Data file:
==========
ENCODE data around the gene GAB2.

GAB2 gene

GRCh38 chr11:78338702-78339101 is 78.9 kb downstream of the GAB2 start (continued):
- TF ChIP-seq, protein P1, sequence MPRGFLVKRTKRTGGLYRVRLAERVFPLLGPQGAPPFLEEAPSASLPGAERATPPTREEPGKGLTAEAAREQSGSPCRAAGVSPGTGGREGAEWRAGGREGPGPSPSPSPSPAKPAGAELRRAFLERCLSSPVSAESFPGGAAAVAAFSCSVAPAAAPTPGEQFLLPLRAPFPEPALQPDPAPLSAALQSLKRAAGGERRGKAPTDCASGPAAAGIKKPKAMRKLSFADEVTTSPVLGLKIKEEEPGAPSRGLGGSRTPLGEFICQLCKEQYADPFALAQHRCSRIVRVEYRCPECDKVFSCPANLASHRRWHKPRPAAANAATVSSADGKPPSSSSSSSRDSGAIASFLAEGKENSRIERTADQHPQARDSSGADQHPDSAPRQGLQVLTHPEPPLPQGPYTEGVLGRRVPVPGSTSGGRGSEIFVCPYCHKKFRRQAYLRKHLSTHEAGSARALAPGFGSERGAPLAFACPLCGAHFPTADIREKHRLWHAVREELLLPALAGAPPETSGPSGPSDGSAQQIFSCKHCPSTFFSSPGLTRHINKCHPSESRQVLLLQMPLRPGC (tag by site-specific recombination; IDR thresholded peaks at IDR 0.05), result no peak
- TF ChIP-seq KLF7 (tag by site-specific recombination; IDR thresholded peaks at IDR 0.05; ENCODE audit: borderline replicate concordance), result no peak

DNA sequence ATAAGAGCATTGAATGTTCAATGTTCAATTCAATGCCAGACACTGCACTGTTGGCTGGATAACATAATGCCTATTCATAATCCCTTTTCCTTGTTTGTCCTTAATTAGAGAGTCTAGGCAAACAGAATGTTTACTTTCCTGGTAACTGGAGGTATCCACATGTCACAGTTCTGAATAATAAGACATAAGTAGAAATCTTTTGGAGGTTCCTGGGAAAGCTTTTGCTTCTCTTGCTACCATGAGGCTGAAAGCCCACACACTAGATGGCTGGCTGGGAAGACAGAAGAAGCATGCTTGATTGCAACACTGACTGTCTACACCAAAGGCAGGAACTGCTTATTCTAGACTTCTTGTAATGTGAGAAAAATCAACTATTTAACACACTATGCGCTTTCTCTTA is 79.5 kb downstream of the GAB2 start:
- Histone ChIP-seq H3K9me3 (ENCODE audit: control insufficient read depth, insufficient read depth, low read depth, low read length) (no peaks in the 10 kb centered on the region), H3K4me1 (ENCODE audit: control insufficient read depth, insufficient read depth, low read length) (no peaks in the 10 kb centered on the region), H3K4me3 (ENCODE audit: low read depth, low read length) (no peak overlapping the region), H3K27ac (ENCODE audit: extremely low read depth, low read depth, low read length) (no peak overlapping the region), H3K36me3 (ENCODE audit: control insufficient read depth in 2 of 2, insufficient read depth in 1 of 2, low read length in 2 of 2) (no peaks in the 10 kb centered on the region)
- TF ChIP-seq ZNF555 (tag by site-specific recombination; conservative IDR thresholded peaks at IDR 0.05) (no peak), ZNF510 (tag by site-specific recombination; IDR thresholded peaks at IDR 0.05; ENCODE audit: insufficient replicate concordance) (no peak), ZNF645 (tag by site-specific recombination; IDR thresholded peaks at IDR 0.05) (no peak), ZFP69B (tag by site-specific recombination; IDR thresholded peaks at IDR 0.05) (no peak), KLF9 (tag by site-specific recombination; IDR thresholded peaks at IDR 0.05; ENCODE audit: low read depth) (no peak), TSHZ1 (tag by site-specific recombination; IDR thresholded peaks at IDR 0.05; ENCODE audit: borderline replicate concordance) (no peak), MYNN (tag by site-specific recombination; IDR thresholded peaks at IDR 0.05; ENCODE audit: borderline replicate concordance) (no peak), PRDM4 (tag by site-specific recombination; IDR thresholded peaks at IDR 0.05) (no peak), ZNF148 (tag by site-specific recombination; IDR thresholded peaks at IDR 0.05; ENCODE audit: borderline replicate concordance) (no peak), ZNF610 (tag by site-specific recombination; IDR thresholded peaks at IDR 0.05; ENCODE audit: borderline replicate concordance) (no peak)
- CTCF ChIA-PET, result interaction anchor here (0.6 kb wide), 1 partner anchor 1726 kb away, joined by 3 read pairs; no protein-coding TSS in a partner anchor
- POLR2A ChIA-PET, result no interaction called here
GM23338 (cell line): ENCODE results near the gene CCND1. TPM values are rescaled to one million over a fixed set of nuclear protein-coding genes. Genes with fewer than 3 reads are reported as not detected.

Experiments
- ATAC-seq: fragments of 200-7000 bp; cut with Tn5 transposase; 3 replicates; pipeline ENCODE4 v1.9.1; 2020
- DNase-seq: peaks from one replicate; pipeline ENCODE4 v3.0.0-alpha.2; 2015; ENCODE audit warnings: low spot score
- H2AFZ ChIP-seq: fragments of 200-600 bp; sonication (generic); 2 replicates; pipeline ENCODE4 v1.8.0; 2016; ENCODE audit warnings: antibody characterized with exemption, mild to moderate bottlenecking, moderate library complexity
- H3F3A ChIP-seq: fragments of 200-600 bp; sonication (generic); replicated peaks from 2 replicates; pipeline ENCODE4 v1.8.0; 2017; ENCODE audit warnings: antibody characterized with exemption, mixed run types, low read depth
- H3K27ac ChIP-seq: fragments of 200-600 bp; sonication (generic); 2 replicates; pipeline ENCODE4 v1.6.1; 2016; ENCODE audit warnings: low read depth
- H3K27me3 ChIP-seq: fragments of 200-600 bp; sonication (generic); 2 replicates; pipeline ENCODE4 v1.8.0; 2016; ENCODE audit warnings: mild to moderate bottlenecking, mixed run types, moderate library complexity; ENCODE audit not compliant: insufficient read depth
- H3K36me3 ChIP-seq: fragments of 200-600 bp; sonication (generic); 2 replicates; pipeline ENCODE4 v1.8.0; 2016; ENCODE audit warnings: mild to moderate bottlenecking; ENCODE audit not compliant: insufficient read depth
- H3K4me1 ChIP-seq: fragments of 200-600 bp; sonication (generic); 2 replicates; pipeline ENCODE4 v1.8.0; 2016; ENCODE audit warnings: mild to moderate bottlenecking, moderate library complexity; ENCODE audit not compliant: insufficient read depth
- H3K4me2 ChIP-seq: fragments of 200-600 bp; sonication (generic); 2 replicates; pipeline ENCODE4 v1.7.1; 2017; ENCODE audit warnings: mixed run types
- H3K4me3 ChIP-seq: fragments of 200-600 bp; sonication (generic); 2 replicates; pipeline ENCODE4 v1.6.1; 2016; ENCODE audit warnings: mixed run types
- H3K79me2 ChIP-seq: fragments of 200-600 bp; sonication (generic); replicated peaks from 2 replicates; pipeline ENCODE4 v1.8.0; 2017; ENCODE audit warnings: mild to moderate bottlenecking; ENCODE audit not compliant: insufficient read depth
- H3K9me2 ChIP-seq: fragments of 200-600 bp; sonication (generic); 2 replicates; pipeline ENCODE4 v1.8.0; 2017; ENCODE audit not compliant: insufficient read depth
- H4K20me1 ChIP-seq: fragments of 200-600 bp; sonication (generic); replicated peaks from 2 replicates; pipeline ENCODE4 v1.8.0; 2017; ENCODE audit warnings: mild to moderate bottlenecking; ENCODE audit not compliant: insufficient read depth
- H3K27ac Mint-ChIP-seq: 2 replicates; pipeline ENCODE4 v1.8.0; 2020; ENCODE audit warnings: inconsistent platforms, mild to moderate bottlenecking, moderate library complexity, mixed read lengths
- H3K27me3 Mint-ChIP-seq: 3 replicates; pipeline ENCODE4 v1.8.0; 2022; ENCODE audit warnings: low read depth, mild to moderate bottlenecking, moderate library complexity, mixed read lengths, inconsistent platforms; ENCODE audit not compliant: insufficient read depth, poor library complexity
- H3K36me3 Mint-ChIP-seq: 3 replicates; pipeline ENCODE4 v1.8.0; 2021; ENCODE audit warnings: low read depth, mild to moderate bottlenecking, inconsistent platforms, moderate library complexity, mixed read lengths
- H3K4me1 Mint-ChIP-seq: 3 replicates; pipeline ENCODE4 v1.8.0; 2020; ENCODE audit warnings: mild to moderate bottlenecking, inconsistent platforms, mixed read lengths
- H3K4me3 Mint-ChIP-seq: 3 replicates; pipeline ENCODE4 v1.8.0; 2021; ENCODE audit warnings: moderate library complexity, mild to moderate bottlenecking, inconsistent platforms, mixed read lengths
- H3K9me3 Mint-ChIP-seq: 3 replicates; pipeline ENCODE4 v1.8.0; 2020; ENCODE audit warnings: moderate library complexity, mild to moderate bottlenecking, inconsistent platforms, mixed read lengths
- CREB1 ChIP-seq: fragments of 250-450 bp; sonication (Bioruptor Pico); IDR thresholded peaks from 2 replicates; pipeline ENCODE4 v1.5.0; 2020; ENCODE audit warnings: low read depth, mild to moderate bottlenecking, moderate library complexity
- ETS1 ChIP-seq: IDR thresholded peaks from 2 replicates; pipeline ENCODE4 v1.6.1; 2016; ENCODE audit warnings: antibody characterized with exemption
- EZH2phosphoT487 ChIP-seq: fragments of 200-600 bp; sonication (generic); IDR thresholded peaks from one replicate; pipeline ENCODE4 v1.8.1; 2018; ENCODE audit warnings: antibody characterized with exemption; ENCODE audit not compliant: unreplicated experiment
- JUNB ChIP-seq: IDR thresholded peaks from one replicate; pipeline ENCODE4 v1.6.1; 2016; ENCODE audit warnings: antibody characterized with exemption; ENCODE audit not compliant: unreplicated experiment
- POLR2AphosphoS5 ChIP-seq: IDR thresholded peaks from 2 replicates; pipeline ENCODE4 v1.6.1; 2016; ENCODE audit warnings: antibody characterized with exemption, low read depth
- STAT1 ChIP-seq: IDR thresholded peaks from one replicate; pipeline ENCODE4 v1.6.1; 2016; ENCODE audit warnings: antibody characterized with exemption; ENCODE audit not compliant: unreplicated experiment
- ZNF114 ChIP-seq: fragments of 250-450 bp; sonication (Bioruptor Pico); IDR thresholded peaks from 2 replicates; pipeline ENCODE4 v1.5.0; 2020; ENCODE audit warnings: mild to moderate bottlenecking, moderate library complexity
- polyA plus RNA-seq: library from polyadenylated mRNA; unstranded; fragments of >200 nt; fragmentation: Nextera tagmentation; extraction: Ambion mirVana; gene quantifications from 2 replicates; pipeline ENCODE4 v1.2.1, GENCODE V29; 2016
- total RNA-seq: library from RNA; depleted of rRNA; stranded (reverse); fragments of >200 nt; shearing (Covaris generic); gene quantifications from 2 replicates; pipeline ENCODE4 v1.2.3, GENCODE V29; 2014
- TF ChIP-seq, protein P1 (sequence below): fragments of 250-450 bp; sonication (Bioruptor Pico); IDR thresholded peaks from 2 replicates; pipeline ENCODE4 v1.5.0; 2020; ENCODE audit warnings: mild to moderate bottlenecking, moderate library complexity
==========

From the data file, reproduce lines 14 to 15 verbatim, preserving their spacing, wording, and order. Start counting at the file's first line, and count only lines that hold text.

- DNase-seq: peaks from one replicate; pipeline ENCODE4 v3.0.0-alpha.2; 2015; ENCODE audit warnings: low spot score
- H2AFZ ChIP-seq: fragments of 200-600 bp; sonication (generic); 2 replicates; pipeline ENCODE4 v1.8.0; 2016; ENCODE audit warnings: antibody characterized with exemption, mild to moderate bottlenecking, moderate library complexity